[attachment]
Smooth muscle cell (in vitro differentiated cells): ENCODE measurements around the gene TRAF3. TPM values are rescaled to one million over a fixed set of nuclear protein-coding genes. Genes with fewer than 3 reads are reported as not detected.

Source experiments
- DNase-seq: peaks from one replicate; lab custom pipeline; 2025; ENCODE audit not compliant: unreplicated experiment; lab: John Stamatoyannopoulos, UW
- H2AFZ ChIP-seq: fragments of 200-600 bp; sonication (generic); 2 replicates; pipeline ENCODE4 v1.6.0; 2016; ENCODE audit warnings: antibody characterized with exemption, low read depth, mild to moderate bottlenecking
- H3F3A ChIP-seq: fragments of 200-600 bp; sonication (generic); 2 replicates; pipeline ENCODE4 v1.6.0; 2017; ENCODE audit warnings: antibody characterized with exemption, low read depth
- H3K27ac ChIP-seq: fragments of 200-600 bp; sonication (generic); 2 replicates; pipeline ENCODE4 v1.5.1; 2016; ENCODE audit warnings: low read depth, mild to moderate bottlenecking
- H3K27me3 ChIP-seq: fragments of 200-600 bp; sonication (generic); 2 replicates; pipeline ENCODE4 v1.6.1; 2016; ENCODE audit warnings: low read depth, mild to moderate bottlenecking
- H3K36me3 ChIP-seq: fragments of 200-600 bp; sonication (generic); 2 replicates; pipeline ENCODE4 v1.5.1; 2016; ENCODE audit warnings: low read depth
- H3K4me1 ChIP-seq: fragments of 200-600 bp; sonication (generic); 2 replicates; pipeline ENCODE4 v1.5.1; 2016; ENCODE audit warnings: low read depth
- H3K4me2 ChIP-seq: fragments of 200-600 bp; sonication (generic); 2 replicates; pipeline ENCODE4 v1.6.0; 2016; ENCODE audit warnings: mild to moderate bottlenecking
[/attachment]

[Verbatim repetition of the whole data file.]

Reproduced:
Smooth muscle cell (in vitro differentiated cells): ENCODE measurements around the gene TRAF3. TPM values are rescaled to one million over a fixed set of nuclear protein-coding genes. Genes with fewer than 3 reads are reported as not detected.

Source experiments
- DNase-seq: peaks from one replicate; lab custom pipeline; 2025; ENCODE audit not compliant: unreplicated experiment; lab: John Stamatoyannopoulos, UW
- H2AFZ ChIP-seq: fragments of 200-600 bp; sonication (generic); 2 replicates; pipeline ENCODE4 v1.6.0; 2016; ENCODE audit warnings: antibody characterized with exemption, low read depth, mild to moderate bottlenecking
- H3F3A ChIP-seq: fragments of 200-600 bp; sonication (generic); 2 replicates; pipeline ENCODE4 v1.6.0; 2017; ENCODE audit warnings: antibody characterized with exemption, low read depth
- H3K27ac ChIP-seq: fragments of 200-600 bp; sonication (generic); 2 replicates; pipeline ENCODE4 v1.5.1; 2016; ENCODE audit warnings: low read depth, mild to moderate bottlenecking
- H3K27me3 ChIP-seq: fragments of 200-600 bp; sonication (generic); 2 replicates; pipeline ENCODE4 v1.6.1; 2016; ENCODE audit warnings: low read depth, mild to moderate bottlenecking
- H3K36me3 ChIP-seq: fragments of 200-600 bp; sonication (generic); 2 replicates; pipeline ENCODE4 v1.5.1; 2016; ENCODE audit warnings: low read depth
- H3K4me1 ChIP-seq: fragments of 200-600 bp; sonication (generic); 2 replicates; pipeline ENCODE4 v1.5.1; 2016; ENCODE audit warnings: low read depth
- H3K4me2 ChIP-seq: fragments of 200-600 bp; sonication (generic); 2 replicates; pipeline ENCODE4 v1.6.0; 2016; ENCODE audit warnings: mild to moderate bottlenecking